Of course, Baucus is running against someone - Kelleher, whose name will appear on the ballot next to his. Baucus undoubtedly will obliterate Kelleher in November, but Montanans ought to have the right to see them debate at least a couple of times.
Montana politicians have a proud tradition of debating each other. And civic-minded residents have a proud tradition of turning out in force to watch debates or to take in debate broadcasts.
Much to their credit, then-U.S. Sen. Conrad Burns, R-Mont., and his Democratic challenger and the eventual winner, Jon Tester, debated seven times across the state before huge crowds in 2006.
That was then. This is now.
Six years earlier, it was none other than Baucus who insisted that Kelleher, then running on the Green Party ticket, and Libertarian candidate Stan Jones be included in any Senate debate pitting him against Republican nominee, Mike Taylor.
Some potential debate sponsors, including newspapers, wanted to restrict them to Baucus and Taylor, but Baucus refused to debate unless Kelleher and Jones were invited. Baucus said then that Montanans deserved to hear all the candidates.
Yesterday's democracy apparently is today's circus sideshow.
It's gotta be the 'brows.
The surprise winners Tuesday, Republican U.S. Senate nominee Kelleher and Democratic U.S. House nominee John Driscoll, each have a formidable set of eyebrows.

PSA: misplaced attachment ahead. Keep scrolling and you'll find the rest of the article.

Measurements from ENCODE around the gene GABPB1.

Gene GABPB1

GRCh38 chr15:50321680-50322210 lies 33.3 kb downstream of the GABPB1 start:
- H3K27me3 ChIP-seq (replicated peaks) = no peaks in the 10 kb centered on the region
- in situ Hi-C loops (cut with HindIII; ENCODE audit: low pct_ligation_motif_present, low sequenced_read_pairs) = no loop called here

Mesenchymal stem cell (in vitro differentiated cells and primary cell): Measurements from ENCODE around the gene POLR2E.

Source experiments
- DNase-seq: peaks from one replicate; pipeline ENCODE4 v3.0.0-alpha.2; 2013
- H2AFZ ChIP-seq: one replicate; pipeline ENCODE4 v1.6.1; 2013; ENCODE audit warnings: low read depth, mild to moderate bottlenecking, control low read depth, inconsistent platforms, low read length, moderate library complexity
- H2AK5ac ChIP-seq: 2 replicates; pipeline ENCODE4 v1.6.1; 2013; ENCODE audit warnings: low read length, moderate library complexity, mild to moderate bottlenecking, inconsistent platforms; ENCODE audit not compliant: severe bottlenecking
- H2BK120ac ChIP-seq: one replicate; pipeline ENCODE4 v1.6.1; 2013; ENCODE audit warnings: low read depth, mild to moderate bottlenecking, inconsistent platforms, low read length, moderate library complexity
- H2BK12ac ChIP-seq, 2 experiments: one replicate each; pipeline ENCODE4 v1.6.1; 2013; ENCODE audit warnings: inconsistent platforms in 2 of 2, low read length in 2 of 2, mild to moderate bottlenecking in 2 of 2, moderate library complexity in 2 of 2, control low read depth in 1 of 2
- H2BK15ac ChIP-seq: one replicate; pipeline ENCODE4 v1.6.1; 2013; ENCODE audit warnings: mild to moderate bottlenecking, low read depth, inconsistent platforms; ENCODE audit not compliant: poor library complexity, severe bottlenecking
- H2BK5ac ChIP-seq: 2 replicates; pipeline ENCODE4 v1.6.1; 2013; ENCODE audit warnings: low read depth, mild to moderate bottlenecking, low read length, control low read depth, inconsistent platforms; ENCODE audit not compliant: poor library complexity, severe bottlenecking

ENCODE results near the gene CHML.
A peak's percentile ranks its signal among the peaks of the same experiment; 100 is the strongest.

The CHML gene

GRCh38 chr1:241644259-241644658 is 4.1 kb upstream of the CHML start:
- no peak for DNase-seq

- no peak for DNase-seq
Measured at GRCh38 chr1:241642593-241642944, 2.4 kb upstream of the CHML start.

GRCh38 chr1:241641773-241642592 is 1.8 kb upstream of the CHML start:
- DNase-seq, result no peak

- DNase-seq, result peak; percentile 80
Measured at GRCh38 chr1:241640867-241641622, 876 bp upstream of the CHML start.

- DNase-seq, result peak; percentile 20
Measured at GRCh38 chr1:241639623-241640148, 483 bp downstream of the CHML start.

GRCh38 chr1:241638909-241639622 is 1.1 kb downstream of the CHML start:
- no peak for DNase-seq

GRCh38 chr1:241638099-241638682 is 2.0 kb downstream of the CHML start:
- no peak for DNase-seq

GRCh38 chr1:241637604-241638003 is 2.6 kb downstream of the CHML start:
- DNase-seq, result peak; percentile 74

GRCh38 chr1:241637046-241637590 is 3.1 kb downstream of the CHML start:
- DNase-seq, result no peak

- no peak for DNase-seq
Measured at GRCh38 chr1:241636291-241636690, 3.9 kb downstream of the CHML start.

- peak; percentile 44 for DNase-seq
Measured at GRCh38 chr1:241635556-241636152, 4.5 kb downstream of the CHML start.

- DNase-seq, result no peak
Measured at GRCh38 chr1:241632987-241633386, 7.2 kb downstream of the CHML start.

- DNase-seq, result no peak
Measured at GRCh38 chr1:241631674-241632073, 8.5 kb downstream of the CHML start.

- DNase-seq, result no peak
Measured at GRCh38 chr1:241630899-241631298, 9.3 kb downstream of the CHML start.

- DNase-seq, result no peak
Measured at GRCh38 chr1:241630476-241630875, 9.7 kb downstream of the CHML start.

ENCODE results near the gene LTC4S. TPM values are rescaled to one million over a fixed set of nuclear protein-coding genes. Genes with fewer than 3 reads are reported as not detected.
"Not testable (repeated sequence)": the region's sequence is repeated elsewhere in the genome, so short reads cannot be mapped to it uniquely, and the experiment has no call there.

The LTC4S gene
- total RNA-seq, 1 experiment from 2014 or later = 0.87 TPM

Kelleher's eyebrows have long been the stuff of legend in Montana politics. Years ago, former Billings Gazette reporter Roger Clawson compared Kelleher's eyebrows to "dueling blackbirds," although they're since turned gray.
In 2002, "The Daily Show" on Comedy Central did a hilarious piece on the Montana Senate primary, featuring Kelleher, Jones, Taylor and Baucus. At one point, the segment turned Kelleher's wild eyebrows into lines on a graph.
No sooner did Kelleher win than people begin sending Internet links to watch the segment again.
Links to the segments are available at: www.thedailyshow.com/video/index.jhtml?videoId=117635
&title=shame-and-a-haircut and www.thedailyshow.
It's hard to imagine Jon Stewart not sending out another reporter and TV crew out to Montana this year.
The non-endorsement endorsement that didn't help.
It is extremely rare for statewide elected officials to endorse candidates in a contested primary. But that's exactly what it seemed like U.S. Sen. Tester was doing for Mike Wheat in the Democratic primary race for attorney general.
Wheat's TV ads and mailers all had a highly flattering comment from Tester about his former state Senate colleague.
Tester probably owed Wheat one. In 2006, Wheat broke with fellow trial lawyers to endorse Tester against John Morrison, a former trial lawyer, in the Democratic Senate primary.
Tester's folks insisted it wasn't an endorsement, but it certainly sounded like one.
In any event, it wasn't enough for Wheat to win. Helena lawyer Steve Bullock out-campaigned him to win for the Democratic nomination for attorney general.
Johnson is chief of the Lee Newspapers State Bureau in Helena. He can be reached at (800) 525-4920 or (406) 443-4920. His e-mail address is firstname.lastname@example.org.